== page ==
Fedora 36 open source, decompile, verification

Is it possible to see the source code for fedora 36 somewhere, all of it, maybe with some sort of documentation to understand it? Is it possible to decompile the download ISO image and compare it to the sourcecode?

I see that it is possible to verify the download ISO with CHECSUM files. But Fedora claims to be open source so it should be possible to see the sourcecode and compare it with the ISO to make sure you know what you are installing. For eksample Windows is not open source and it is not possible to tell if they have hidden backdoors in the code, like Snowden claimed.

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Seems to be in Fedora Project’s mirror servers. Here is Fedora 36 source code (I think… I’m fairly new to Linux), but it is on a mirror in the United States so you may want to pick a different mirror from here.

how do I read this stuff? I downloaded some of the files from the mirror .src, source files, and open with notepad and it all looks encryptet. Any documentation on how to put it together to your own iso image? Aslo, is it possible to decompile the original download from fedora wesite and confirm that it is identical to the open source version? Is this mirror from the latest update and identical to what you download from their website?

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I do not know the answer to any of these questions, because I am very new to Linux as my main OS.

In general it is not practical to decompile binaries to compare to the original source code, for a large number of reasons.

All of Fedora is built from source packages called source RPMs; they are available to anyone and contain the full source code (and spec files, build scripts, etc.) used to build every binary package in the distribution. It is certainly possible to rebuild all of the packages, and build your own installer ISO, if you wish, although that will be a large and complex process.

You mentioned ‘notepad’ which likely means you are using a Windows computer; it won’t be easy to open and inspect the source RPMs on that computer, and it definitely can’t be done using a text editor.

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Ok, where do I get started if I want to create my own Fedora 36 ISO image?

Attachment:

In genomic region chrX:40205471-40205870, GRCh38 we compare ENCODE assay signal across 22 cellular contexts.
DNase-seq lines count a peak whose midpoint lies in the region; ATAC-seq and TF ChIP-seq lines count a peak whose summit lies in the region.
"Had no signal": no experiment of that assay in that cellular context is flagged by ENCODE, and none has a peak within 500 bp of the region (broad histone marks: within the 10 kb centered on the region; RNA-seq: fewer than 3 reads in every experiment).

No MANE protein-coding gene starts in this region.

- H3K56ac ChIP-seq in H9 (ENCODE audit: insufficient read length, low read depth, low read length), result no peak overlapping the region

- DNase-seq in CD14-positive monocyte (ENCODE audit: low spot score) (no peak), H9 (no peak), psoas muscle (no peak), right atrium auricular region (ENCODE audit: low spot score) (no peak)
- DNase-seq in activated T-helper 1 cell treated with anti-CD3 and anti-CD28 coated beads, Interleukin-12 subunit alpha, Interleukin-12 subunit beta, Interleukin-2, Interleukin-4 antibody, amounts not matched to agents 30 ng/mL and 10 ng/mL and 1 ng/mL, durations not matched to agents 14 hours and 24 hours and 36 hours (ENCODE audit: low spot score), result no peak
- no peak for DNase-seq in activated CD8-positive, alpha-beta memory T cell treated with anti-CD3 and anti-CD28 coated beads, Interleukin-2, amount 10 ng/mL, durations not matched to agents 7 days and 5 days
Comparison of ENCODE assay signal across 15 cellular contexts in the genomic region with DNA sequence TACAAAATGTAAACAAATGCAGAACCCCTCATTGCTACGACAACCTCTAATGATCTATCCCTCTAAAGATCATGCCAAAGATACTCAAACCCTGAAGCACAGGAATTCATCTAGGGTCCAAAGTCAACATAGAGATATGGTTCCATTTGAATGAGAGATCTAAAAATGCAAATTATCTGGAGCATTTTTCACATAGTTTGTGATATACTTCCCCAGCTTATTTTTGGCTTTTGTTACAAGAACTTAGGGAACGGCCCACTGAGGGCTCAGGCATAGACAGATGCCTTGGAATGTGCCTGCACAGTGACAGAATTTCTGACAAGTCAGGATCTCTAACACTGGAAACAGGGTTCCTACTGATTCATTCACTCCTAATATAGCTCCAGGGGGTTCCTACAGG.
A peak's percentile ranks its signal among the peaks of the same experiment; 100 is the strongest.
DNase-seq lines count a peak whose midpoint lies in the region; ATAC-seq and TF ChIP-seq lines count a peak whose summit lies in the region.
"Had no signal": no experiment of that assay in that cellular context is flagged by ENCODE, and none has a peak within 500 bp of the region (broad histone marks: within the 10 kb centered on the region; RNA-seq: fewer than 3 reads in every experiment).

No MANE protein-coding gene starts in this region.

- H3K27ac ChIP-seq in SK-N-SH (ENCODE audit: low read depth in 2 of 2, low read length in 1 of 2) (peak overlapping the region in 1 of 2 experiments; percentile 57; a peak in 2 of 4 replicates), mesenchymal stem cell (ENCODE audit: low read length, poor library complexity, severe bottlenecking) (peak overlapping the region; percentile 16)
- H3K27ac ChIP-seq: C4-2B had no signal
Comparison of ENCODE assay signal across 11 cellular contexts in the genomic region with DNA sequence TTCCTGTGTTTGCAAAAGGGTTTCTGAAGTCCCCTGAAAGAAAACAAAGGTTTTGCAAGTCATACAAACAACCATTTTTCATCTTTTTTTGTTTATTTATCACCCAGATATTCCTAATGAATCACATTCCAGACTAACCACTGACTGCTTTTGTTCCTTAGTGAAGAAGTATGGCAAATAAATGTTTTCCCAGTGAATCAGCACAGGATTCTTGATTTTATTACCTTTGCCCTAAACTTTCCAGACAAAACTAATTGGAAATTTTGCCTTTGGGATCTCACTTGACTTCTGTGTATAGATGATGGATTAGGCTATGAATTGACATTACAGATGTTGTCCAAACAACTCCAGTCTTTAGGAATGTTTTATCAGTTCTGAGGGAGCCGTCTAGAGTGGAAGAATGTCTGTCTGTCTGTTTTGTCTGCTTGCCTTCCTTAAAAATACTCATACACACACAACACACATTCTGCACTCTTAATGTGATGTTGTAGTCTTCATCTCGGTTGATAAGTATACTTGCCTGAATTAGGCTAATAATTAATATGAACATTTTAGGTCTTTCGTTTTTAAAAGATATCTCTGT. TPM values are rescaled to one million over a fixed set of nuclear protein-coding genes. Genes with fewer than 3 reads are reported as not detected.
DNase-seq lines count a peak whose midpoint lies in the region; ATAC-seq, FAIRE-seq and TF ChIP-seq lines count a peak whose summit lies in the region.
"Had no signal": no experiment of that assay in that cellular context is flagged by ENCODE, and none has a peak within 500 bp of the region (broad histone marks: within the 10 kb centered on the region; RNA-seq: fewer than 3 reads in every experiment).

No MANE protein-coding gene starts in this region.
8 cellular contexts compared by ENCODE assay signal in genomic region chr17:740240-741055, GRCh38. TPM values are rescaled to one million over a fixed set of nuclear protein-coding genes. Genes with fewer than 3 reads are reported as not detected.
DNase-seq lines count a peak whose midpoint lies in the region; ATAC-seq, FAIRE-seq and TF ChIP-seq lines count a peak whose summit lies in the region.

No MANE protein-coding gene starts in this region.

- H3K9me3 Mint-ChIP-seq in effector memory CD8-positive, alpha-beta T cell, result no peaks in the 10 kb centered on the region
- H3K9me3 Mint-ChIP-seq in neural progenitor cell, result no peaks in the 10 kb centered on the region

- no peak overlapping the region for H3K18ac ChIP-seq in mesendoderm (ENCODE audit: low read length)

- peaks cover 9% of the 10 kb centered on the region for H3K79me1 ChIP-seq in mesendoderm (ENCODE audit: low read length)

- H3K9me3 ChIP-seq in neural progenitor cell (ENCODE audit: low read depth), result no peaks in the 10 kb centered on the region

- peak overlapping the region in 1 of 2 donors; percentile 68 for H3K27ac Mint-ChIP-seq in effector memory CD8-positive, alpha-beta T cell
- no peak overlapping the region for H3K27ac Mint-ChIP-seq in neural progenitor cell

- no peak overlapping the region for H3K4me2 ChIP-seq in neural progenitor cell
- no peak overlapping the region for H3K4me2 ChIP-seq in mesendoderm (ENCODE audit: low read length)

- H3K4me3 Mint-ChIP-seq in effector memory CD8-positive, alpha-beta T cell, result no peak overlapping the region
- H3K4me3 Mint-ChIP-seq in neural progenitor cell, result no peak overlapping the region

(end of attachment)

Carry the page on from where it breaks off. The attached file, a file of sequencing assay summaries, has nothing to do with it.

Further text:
Is everything collected in one place and does it exist any documentation on how to compile it? Does the source code for each patch and update exist?

I don’t personally have any idea how to go about creating your own packages from the source code, and then creating an ISO from those packages. The processes to do this are all documented and are used by the Fedora team who builds those things, but you’d need to do some research to find them.

Yes, every single package in Fedora is produced from the source code in its source package, and that source is complete. The Fedora packaging rules require this to be true.

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The source for fedora packages is at https://src.fedoraproject.org.

For example, I recently wanted to see what options the sudo package was configured with and I found the answer by going to https://src.fedoraproject.org, searching for sudo, clicking rpms/sudo in the search results, clicking the Files tab, and inspecting the sudo.spec file for the f36 branch.

In a spec file, you can see where the upstream source is gotten from and any patches that are applied, etc.

Sometimes it is helpful to download the source rpm, as you tried. To expand the source rpm, you’ll want the rpmdevtools package. Here’s how I downloaded the sudo source rpm and expanded it:

sudo dnf install rpmdevtools
cd ~/Downloads
dnf download --source sudo
rpm -i sudo-1.9.8-5.p2.fc36.src.rpm
cd ~/rpmbuild
vim sudo.spec

To install the build dependencies, I did this

sudo dnf builddep ~/rpmbuild/SPECS/sudo.spec

To unpack the sources and apply any patches (rpmbuild, RPM Packaging):

rpmbuild -bp ~/rpmbuild/SPECS/sudo.spec

To compile after I made a change:

rpmbuild -bc --noprep ~/rpmbuild/SPECS/sudo.spec

To build the rpm:

rpmbuild -bb ~/rpmbuild/SPECS/sudo.spec

When done, wipe the tree:


Regarding creating one’s own ISO image, sorry, I never tried that.

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Ok, thanks! it would be nice to see a videoseries on youtube where some1 built the ISO and explained stuff. It would be educational.